The Apple iPad Air is the fifth full-size tablet from this company. Although it retains the 9.7-inch Retina screen of its predecessors, it's smaller and lighter than they were, with a new 64-bit processor.
We gave this computer a thorough testing...here's what we found.
Build and Design
Ever since the launch of the first iPad, there has been pressure on Apple to reduce the overall size of each successive generation. What people who couldn't understand the need for the large bezels on either side of their screens didn't realize was that all that that "excess" space made room for very large batteries. And the iPad's ability to go a full workday without needing a charge is one of its hallmarks.
With the iPad Air, Apple was finally able to trim down the screen bezel and reduce the overall thickness of the device, with a corresponding decrease in weight. Doing so required making the processor and the screen use much less power -- without reducing the quality of these components. That's how the company was able to produce a computer that's 0.3 inches thick and just a pound in weight.
While any reduction in size and weight is welcome, regular users of previous-generation iPads won't find themselves astonished by how light it is. Although after using it for a while, they might be surprised by how heavy their old iPad is in comparison.
The change in shape does make it a bit more difficult to use this device in portrait mode, as there's less room on the sides to hold it without accidentally touching the screen. Even though it isn't as wide as its predecessors, only those with very large hands will be able to palm it.
The iPad Air's screen is the same size and resolution as its predecessors: 9.7 inches and 2048 x1536 pixels, putting it at 264 ppi. That makes each pixel so small that there's absolutely no pixillation; everything looks smooth.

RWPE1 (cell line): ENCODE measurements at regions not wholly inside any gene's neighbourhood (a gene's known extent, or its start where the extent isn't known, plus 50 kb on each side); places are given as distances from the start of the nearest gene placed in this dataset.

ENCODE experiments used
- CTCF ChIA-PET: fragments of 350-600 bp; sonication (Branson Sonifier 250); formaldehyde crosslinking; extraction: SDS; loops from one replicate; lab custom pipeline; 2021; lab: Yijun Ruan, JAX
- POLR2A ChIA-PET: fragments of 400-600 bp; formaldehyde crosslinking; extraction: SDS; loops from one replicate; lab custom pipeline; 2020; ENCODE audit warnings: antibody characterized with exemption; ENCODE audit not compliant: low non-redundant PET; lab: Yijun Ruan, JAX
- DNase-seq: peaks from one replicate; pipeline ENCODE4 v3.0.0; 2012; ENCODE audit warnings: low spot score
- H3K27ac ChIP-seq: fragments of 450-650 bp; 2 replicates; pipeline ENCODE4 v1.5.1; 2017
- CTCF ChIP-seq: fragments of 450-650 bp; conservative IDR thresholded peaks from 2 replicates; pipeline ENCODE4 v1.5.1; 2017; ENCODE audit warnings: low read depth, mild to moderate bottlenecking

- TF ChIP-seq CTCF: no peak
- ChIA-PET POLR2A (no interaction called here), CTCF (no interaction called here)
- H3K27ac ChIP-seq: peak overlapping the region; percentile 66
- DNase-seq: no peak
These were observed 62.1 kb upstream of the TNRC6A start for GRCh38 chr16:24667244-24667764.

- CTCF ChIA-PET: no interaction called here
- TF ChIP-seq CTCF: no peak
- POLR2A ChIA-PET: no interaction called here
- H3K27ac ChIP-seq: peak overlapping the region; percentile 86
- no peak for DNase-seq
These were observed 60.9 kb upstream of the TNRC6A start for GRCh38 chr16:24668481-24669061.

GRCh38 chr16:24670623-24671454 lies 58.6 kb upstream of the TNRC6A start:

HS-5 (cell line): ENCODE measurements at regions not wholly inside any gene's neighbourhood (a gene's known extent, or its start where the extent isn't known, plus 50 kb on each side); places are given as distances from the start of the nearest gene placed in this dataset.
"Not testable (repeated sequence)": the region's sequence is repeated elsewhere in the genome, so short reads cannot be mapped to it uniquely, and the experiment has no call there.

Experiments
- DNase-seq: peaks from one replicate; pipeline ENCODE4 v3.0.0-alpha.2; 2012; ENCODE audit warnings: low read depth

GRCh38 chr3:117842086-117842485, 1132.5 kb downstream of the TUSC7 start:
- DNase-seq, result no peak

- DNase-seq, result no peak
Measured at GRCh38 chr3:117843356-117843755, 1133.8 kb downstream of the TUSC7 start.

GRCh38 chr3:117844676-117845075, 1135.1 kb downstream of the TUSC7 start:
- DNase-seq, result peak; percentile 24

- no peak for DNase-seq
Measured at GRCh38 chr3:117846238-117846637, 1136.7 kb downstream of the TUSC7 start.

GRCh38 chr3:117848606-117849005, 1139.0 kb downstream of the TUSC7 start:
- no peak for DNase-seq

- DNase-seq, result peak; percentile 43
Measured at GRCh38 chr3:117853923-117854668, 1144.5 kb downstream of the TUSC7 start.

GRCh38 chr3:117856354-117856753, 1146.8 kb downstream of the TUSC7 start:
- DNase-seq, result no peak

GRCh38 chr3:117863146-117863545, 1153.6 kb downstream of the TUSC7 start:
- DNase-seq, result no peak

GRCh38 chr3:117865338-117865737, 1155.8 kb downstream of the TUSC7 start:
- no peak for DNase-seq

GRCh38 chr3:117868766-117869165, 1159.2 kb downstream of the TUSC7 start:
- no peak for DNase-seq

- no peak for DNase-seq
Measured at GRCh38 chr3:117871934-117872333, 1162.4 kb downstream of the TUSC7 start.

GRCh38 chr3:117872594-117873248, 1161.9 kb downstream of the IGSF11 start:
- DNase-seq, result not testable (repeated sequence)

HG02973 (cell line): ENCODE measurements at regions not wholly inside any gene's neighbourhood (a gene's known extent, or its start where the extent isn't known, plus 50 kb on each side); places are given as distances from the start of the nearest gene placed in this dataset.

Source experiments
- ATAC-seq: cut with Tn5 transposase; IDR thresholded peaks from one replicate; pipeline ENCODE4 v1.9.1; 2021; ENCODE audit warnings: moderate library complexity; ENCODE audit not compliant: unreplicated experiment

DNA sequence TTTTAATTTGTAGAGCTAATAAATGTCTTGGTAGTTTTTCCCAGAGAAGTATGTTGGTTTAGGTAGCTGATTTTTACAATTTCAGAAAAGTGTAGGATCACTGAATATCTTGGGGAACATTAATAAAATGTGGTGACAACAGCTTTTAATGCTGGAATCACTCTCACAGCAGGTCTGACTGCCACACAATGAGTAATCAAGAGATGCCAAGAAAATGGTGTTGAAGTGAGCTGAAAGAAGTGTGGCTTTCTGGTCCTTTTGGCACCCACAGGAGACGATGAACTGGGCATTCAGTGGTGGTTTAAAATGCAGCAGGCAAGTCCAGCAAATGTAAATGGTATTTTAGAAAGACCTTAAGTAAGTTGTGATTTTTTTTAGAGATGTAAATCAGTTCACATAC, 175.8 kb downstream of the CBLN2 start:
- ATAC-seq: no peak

As was already mentioned, Apple's goal with this screen wasn't to make it look better -- the displays on the third- and fourth-generation iPads were amazing -- but to have it use less power. Apple did so by building in less than half the number of LED backlights and including optical film layers to spread the existing light around.
The result is a screen that looks just as good as its predecessors while putting less strain on the battery. Even with far fewer backlights, this tablet is plenty bright enough to be used outdoors, and even in full Sun.
But keep in mind, this is a simple capacitive touchscreen, so it lacks pressure sensitivity. This somewhat limits its usefulness for apps that involve drawing on the screen.
Other Buttons, Ports, and Controls
Apple's head of design Jony Ive believes in simplicity, which is why the iPad series has always had a minimal set of buttons. Just about everything on the Air is controlled with the Home button or on-screen gestures. Aside from that that, there's a Power button, a pair of Volume Up/Down buttons, and a switch that can either lock the screen in one orientation or put the device on Mute.
Like its predecessors, this tablet has no memory card slot, forcing those who would like to access files on SD cards or USB drives to use an accessory like the Kingston MobileLite Wireless or Apotop Wi-Reader Pro.
Unfortunately, it uses Apple's own Lightning port for data and charging, not the industry standard micro-USB port.
Apple offers a selection of semi-protective covers for the Air. The Smart Cover clips to the front with magnets, and can be folded into a stand.
It's possible that Apple's own weak selection of accessories has actually helped to foster a strong market for third-parties to make their own. Several companies like OtterBox and Belkin are making external keyboards, cases, styli, external memory card readers, and more for this newly-released tablet.
Dont stop now... Page 2 discusses the performance of the iPad Air.
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